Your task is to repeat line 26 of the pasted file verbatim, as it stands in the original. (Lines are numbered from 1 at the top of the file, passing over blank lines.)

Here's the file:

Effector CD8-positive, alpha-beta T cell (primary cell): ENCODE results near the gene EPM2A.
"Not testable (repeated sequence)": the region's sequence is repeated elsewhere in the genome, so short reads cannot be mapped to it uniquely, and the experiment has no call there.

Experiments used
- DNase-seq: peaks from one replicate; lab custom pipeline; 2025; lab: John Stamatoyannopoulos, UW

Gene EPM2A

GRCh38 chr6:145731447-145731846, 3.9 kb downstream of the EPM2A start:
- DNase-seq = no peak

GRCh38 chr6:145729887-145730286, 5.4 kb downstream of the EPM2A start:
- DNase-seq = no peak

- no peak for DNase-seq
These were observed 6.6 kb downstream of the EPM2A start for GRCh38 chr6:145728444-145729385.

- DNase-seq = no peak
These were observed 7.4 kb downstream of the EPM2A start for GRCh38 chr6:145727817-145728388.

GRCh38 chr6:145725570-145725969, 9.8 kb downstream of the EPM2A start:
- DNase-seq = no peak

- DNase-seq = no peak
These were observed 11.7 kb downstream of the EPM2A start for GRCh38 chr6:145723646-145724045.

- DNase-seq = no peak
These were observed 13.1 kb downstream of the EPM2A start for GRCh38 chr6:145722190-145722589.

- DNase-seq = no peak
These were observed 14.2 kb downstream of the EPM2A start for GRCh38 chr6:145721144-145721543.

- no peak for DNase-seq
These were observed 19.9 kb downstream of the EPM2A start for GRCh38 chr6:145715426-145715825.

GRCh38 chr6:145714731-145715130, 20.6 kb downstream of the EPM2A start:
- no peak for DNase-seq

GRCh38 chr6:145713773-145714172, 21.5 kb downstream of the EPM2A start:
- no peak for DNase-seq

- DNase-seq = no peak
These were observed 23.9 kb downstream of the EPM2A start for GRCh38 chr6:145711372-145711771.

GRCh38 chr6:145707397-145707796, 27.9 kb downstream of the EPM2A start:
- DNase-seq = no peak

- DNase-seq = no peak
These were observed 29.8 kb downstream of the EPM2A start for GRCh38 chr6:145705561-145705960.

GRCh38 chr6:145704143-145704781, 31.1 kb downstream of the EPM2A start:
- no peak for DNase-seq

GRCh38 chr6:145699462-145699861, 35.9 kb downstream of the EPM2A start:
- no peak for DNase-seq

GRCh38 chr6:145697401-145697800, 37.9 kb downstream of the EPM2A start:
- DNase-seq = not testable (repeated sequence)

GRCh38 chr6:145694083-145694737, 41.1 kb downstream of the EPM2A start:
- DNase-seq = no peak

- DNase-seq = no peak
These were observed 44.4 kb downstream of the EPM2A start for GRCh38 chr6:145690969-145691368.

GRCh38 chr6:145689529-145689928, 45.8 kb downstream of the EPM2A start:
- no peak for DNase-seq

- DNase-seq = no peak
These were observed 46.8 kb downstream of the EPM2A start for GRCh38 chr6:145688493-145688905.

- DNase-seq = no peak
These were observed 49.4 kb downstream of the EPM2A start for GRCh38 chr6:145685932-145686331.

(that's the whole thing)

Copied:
GRCh38 chr6:145713773-145714172, 21.5 kb downstream of the EPM2A start: